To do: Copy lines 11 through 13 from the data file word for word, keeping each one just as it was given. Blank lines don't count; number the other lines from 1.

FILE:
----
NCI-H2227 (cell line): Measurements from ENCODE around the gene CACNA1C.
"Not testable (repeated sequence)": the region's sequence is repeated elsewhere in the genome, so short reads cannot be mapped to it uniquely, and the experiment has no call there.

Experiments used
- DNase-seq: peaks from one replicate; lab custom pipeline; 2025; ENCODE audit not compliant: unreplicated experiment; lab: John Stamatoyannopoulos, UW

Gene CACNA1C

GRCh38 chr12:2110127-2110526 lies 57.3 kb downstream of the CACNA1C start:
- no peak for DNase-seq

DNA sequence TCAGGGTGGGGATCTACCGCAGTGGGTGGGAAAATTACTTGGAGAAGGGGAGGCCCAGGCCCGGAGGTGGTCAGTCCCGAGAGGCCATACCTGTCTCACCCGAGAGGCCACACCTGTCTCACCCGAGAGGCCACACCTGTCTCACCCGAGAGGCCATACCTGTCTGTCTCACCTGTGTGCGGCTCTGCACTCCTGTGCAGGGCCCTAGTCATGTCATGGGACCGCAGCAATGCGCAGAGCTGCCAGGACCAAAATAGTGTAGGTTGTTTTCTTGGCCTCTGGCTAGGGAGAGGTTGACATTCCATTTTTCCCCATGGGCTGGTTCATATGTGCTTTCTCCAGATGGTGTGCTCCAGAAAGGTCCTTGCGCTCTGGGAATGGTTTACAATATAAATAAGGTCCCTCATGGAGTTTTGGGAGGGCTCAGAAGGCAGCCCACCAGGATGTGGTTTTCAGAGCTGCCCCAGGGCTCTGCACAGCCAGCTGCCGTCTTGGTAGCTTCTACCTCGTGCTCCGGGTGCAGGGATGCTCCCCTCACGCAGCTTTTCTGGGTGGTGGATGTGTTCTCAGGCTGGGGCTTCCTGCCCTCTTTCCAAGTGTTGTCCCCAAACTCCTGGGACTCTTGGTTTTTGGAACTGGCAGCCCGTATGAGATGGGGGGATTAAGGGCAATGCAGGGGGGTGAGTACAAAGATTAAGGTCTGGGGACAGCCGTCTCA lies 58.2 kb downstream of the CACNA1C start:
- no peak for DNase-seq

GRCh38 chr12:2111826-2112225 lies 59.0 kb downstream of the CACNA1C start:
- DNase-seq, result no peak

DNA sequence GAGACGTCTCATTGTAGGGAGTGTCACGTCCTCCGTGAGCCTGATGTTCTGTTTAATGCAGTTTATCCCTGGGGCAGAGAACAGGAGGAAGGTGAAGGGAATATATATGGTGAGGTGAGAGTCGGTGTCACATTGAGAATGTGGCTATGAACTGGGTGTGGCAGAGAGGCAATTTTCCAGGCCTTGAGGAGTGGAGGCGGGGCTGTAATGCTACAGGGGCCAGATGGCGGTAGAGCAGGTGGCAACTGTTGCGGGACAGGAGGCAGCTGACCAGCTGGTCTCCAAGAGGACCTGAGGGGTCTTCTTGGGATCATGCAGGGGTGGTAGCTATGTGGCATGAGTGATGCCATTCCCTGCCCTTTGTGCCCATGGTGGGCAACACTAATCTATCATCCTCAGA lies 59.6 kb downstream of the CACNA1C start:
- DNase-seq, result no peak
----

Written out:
- DNase-seq, result no peak

DNA sequence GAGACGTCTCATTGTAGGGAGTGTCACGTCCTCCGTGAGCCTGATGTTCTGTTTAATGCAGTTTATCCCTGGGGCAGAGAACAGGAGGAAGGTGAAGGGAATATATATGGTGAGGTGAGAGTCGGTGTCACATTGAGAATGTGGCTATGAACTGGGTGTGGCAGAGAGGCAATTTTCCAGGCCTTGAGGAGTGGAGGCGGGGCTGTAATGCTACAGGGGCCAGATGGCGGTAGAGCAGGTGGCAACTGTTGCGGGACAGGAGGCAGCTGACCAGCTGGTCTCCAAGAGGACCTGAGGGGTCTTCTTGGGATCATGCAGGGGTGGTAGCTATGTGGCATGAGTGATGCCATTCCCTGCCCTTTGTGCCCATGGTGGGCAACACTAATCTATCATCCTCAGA lies 59.6 kb downstream of the CACNA1C start:
- DNase-seq, result no peak